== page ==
It’s Place2Be’s Children’s Mental Health Week (6-12 February 2023) in the UK, bringing to light just how important the mental wellbeing of children is. The theme this year, “Lets Connect, highlights the importance of children’s mental wellbeing, the connections they form, and monitoring their online spaces where they connect with others.
Pre 21st century we connected in person, wrote letters, sent postcards and generally only spoke to people in our local areas or close family. In 2023 more people than ever have access to smart phones, computers, games consoles and more to help them connect with people they know and people they don’t all over the world.
Chances are children are mingling online with strangers, whether that’s on popular video app, TikTok or playing Minecraft online. TikTok recently announced a parental control feature, making it easier for parents to restrict content their child can see, limit screen time and see exactly what they’ve been viewing on the app in your own account.
Online gaming, however, is not as easily managed. Minecraft, a popular game with people of all ages, but most loved by its younger demographic, can be played online, offline, alone or with friends. How can we make sure children are playing Minecraft online with people safely?
What is Minecraft and Why is it so Popular?
Unless you’ve been living under a rock since 2009 you probably have heard of Minecraft or seen its merchandise in stores. Minecraft is a 3D style sandbox game developed by Mojang Studios, development began in early 2009 and the game was fully released to the general public in 2011. Since then, Minecraft has slowly taken over the gaming world, and now has over 140 million active players, that’s more than the entire population of Mexico!
Minecraft is popular thanks to its many game modes. Enjoy an easy game with Creative Mode and unleash your inner designer, or try Survival if you want to explore the games maps while discovering resources, items and fighting off any bad guys like those pesky creepers! Adventure Mode in Minecraft brings quests, building challenges and more. Meanwhile Hardcore Mode speaks for itself, it’s the next challenge for seasoned Minecraft players, if you get hit too many times or fall in lava you die, if you don’t eat food, you’ll be slow, you must work to thrive and survive.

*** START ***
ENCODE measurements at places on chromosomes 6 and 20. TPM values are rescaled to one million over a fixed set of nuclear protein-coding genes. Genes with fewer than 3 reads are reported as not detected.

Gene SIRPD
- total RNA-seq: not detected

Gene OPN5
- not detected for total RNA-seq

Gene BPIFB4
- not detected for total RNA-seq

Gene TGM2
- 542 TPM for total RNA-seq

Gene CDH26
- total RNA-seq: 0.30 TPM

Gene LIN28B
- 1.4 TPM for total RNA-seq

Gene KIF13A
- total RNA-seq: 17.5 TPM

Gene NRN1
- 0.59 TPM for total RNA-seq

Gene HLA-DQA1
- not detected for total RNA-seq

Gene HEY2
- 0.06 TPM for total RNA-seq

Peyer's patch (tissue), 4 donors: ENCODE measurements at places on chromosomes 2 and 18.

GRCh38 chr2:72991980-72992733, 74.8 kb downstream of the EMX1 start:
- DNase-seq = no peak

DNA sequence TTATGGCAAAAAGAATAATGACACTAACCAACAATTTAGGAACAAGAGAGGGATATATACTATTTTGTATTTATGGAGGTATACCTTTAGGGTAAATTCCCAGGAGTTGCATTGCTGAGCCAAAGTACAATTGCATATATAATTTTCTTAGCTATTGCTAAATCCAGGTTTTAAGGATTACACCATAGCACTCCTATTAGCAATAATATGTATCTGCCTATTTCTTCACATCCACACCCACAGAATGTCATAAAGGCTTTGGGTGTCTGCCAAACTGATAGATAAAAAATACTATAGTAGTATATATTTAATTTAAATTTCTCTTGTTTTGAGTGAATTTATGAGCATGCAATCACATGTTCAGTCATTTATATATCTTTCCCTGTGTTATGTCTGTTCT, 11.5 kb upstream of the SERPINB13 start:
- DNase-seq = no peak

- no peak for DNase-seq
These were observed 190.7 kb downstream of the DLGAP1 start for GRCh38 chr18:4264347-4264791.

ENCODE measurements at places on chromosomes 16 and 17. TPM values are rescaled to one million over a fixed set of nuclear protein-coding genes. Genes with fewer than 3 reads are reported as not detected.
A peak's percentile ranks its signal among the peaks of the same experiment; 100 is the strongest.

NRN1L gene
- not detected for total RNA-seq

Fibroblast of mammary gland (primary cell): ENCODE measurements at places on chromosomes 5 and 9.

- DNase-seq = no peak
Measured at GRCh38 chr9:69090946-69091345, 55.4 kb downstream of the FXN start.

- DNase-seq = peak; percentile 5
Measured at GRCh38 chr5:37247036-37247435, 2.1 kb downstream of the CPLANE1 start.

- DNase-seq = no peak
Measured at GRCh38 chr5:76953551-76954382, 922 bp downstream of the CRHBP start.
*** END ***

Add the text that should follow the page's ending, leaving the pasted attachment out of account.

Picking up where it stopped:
Who Plays Minecraft?
You might be thinking Minecraft is just for kids and no adults play, but the average age of Minecraft players is actually 24 years old! Children as young as 3 have been known to play Minecraft, although the games official age rating is 7+. More than 50% of young boys aged 3-12 and 46% of girls the same age play Minecraft on a regular basis.
Minecraft was originally only available on PC & Phones before coming to consoles in 2012, and now available on just about every console including the Nintendo Switch. No matter what platform you play on, you have the ability to join servers and play online with other people, whether you know them or not.
What Risks Do Children & Young People Face Online?
Online gaming provides quality social interactions and can lead to genuine connections between players, but there are many dangers lurking on the world wide web. With children as young as 3 playing Minecraft it’s important to know what to look out for to protect growing minds.